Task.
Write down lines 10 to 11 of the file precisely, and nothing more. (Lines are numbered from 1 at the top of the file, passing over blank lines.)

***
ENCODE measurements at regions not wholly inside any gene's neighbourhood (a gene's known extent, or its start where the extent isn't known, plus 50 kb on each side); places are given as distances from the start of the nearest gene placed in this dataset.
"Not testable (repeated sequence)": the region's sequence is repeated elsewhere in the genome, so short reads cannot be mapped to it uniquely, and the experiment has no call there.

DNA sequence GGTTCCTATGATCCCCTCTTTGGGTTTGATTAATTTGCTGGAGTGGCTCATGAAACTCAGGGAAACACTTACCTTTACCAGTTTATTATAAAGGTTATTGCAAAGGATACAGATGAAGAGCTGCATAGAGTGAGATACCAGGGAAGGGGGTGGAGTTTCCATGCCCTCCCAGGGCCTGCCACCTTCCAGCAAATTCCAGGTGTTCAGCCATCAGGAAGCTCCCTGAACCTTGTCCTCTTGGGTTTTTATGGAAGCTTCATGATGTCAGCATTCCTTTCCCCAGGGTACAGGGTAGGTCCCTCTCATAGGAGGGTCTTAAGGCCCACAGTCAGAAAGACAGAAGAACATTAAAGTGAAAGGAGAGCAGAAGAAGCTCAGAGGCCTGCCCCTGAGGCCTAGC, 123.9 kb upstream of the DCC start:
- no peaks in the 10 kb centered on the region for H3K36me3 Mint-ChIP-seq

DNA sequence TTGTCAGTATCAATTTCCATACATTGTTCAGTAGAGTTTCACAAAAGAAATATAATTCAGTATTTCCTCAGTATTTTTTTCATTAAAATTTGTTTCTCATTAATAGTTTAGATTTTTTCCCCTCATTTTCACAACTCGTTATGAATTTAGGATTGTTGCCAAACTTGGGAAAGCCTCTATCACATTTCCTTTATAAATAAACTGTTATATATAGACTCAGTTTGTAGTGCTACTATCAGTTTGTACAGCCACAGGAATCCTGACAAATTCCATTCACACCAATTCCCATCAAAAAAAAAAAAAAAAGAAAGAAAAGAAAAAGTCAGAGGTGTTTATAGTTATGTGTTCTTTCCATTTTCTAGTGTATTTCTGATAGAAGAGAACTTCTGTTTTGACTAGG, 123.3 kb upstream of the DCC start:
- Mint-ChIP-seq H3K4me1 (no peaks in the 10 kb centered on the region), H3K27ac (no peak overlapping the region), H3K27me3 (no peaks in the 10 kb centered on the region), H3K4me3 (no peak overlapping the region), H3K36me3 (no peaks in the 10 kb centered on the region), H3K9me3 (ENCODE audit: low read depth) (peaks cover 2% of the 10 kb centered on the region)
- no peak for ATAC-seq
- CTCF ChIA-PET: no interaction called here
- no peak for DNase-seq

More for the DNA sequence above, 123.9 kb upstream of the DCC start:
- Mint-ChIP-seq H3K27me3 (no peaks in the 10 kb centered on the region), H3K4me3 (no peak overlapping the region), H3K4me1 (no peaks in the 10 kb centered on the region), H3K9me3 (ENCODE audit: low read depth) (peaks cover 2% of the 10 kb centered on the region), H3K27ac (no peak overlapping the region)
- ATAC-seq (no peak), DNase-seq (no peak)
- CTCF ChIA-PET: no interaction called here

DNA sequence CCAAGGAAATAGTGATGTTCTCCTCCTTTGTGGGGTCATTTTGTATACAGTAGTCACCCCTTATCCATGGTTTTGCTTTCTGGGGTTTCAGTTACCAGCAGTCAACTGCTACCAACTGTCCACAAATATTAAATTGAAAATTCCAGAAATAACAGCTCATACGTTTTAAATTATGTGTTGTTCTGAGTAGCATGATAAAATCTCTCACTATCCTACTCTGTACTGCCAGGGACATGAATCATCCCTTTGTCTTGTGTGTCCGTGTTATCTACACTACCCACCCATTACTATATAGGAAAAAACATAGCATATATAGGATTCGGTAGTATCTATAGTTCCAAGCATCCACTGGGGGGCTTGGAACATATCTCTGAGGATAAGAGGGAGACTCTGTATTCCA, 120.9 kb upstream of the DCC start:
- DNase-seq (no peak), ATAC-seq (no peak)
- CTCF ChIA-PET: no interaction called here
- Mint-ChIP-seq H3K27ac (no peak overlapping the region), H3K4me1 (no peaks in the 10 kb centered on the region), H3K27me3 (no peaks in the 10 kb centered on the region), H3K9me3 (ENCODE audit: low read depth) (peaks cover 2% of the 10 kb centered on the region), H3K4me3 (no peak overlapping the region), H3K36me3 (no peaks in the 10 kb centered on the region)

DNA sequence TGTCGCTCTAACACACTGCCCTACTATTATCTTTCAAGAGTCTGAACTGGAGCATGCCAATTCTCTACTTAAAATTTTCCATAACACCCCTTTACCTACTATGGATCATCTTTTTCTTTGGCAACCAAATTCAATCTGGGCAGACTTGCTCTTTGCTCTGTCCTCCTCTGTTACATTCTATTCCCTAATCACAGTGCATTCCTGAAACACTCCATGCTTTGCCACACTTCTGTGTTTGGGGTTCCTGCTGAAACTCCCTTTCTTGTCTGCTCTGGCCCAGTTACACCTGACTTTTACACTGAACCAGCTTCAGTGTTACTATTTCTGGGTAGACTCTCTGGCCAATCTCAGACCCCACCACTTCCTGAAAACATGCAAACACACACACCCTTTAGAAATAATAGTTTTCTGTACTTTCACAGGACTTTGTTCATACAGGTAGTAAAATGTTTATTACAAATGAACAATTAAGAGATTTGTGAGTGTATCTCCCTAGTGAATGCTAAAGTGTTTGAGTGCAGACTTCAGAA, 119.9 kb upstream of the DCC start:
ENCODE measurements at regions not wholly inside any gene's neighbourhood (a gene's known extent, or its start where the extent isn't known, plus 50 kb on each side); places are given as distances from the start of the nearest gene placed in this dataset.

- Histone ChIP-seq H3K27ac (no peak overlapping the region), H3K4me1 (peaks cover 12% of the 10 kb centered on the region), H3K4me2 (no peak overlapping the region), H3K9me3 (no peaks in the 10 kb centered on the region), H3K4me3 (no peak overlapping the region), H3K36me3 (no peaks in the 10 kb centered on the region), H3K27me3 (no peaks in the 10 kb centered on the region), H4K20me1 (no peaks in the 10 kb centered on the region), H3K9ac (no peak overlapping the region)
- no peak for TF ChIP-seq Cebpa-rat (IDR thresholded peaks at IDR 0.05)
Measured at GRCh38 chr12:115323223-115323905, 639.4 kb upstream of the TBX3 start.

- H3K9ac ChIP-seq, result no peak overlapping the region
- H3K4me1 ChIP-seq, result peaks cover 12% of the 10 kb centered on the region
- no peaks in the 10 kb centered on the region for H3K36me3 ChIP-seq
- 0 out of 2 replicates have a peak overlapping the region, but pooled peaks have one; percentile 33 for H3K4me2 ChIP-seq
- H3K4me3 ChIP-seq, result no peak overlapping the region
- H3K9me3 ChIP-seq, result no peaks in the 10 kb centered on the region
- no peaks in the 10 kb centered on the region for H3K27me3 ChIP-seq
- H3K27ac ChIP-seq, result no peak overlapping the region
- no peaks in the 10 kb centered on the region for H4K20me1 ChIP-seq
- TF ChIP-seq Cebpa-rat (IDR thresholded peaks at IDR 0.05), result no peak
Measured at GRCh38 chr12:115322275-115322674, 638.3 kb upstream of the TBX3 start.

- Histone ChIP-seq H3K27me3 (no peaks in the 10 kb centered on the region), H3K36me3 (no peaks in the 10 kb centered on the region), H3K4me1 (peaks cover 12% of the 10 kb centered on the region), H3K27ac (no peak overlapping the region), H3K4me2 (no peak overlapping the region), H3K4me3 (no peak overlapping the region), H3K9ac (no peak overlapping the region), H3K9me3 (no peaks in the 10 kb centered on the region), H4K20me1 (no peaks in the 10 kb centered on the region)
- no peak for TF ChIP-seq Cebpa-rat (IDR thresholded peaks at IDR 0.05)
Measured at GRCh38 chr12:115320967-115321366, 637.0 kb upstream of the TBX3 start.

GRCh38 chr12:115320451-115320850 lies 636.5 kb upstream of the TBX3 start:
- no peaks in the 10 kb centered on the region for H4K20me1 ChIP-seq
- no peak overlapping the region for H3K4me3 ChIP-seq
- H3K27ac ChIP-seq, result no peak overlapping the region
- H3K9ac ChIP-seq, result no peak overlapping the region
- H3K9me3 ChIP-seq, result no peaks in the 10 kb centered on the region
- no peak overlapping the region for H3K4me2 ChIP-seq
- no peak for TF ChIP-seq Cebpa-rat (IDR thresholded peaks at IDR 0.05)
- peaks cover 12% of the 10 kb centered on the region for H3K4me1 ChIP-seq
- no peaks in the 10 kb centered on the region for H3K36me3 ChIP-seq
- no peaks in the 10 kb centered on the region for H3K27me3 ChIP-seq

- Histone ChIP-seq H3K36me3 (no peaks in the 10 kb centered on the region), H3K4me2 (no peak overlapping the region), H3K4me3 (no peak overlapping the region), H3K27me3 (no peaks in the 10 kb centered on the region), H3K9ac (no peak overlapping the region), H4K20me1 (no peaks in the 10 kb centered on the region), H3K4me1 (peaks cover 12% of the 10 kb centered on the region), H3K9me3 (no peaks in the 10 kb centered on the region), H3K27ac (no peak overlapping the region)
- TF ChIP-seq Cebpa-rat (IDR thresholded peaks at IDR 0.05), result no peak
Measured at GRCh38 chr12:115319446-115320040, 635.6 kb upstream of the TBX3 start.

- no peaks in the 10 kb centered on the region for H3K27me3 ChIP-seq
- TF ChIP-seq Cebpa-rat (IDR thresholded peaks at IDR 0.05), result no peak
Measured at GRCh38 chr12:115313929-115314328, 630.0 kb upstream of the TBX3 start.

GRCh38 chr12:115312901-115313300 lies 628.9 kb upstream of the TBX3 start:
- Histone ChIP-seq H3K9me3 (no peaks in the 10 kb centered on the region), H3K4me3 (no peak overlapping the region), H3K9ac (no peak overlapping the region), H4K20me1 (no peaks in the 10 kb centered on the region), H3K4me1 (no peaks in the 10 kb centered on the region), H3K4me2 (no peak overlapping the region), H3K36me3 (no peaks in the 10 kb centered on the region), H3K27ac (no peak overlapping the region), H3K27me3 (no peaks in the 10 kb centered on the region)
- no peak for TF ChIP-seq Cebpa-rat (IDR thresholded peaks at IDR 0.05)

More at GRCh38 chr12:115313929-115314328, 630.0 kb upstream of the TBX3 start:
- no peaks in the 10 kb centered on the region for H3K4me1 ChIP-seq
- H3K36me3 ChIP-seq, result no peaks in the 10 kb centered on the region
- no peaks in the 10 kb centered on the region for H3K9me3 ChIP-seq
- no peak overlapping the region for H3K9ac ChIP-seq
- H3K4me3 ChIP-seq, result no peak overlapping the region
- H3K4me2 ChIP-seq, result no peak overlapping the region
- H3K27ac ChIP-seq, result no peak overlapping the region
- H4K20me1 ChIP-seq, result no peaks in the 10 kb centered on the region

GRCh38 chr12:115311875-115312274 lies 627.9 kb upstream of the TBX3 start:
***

More for the DNA sequence above, 123.9 kb upstream of the DCC start:
- Mint-ChIP-seq H3K27me3 (no peaks in the 10 kb centered on the region), H3K4me3 (no peak overlapping the region), H3K4me1 (no peaks in the 10 kb centered on the region), H3K9me3 (ENCODE audit: low read depth) (peaks cover 2% of the 10 kb centered on the region), H3K27ac (no peak overlapping the region)